No professionally designed and validated IQ test claims to distinguish test-takers at a one-in-a-million level of rarity of score. The standard score range of most currently normed IQ tests is from IQ 40 to IQ 160. A score of 160 corresponds to a rarity of about 1 person in 30,000 (leaving aside the issue of error of measurement common to all IQ tests), which falls short of the Mega Society's 1 in a million requirement. IQ scores above this level are dubious as there are insufficient normative cases upon which to base a statistically justified rank-ordering. High IQ scores are less reliable than IQ scores nearer to the population median.
Rosner has argued that "the whole idea of IQ is a little wobbly" due to its attempt to measure linearly what he views as a property with many different aspects.
Media activity and appearances
Rosner began writing for quiz shows in 1987 on the MTV series Remote Control. He then scripted a number of clip shows, countdowns, and outtake programs in the 1990s. Rosner's 2000 appearance on the quiz show Who Wants to Be a Millionaire led to a lawsuit over an allegedly flawed question he missed on the elevation of various country capitals. Rosner was asked, "What capital city is located at the highest altitude above sea level?" and given four answer choices: Mexico City, Quito, Bogota, and Kathmandu. Rosner answered Kathmandu, which is at about half the altitude of Quito. Nonetheless, Rosner sued. Rosner's demand letter to the show insisted that a different city, not on the list of four answer choices, was the world's highest capital. The show responded that that did not matter.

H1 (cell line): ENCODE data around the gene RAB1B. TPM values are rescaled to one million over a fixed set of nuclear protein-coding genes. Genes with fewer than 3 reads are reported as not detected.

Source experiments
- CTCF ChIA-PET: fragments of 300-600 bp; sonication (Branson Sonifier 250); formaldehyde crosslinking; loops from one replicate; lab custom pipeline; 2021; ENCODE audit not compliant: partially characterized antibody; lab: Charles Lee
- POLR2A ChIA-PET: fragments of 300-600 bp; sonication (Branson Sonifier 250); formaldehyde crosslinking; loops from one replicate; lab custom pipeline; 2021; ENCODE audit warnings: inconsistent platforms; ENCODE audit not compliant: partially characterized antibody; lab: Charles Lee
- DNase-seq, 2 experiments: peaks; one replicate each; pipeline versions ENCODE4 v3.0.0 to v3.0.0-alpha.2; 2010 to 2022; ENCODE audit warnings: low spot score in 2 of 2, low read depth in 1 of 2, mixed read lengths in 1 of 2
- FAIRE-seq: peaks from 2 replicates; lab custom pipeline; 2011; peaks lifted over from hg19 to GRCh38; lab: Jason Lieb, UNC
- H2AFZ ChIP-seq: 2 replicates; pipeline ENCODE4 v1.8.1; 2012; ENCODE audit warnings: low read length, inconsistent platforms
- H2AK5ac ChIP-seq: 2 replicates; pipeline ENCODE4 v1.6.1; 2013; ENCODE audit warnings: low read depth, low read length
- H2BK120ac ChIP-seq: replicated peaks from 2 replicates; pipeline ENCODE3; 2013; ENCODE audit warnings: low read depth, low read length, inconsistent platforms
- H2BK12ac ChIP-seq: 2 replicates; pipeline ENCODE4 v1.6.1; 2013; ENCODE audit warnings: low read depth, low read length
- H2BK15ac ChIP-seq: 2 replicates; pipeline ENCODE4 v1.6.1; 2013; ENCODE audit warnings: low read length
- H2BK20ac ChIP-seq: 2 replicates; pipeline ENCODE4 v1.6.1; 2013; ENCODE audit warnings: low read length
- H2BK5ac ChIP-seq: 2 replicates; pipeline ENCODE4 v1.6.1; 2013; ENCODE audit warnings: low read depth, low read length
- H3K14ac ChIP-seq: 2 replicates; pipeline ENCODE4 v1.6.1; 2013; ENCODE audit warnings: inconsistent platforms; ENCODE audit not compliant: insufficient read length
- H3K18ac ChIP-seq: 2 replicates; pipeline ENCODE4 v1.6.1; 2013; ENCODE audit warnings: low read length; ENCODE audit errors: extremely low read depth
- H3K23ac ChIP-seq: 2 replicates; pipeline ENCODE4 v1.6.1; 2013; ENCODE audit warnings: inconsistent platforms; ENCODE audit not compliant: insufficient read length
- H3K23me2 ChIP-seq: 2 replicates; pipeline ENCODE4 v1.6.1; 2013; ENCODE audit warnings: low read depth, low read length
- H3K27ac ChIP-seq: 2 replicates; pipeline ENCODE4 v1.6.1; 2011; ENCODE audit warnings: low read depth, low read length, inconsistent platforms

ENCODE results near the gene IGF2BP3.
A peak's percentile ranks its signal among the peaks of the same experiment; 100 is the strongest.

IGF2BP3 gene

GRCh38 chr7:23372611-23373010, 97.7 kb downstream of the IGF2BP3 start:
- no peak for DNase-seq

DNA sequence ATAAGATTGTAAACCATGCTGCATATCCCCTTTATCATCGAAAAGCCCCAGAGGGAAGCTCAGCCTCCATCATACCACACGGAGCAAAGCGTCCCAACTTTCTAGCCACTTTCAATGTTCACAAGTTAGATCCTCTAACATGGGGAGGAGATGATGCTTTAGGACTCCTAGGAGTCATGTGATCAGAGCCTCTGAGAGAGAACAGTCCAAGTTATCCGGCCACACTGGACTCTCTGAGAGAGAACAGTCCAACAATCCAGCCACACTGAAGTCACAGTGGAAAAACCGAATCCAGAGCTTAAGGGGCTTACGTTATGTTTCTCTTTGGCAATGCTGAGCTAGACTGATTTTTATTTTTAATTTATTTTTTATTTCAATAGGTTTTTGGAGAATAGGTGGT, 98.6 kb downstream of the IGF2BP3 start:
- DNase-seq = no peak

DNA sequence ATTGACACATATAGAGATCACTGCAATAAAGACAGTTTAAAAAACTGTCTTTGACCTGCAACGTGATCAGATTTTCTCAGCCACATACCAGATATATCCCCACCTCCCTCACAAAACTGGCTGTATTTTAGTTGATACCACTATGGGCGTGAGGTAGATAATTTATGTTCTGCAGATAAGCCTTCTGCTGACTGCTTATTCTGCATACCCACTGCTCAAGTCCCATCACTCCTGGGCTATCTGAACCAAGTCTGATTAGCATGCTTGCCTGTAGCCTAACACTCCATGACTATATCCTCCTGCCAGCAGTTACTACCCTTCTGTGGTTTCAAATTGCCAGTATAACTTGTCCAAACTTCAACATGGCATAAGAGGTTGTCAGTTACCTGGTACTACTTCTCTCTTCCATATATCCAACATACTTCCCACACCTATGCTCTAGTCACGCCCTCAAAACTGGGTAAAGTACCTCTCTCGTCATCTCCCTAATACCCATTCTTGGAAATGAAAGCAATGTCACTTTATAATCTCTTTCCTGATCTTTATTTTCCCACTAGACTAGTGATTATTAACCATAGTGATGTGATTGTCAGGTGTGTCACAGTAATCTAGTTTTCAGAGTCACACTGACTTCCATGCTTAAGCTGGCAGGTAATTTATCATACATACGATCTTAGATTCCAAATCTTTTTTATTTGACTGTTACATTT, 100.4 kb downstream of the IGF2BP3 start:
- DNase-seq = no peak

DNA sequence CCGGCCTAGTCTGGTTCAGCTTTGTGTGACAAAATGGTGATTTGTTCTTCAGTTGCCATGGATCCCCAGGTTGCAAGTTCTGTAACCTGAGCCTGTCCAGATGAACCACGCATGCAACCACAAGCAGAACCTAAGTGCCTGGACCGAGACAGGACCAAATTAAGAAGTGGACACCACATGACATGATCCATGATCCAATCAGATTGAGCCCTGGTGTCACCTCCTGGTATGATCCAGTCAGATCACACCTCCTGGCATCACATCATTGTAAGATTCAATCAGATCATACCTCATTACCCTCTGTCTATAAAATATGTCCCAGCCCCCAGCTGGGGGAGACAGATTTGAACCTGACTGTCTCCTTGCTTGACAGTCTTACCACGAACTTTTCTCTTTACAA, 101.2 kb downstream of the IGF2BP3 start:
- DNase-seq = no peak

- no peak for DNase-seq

"After reading your letters and reviewing our research, we continue to believe that the answer to your $16,000 question is correct," headquarters responded. "Of the four capital cities given as answer choices, Quito is the highest and, thus, is the correct answer. As you may remember, the Official Rules for the competition, as well as the Contestant Release and Eligibility Form that you signed, provide that the decisions of the judges relating to all aspects of the game, including questions and answers, are final. Under these circumstances, we do not believe that a return trip to the show is warranted in your case.— Chotzinoff, Robin, Surrender, Regis (2000) (quoting response from Who Wants to Be a Millionaire?)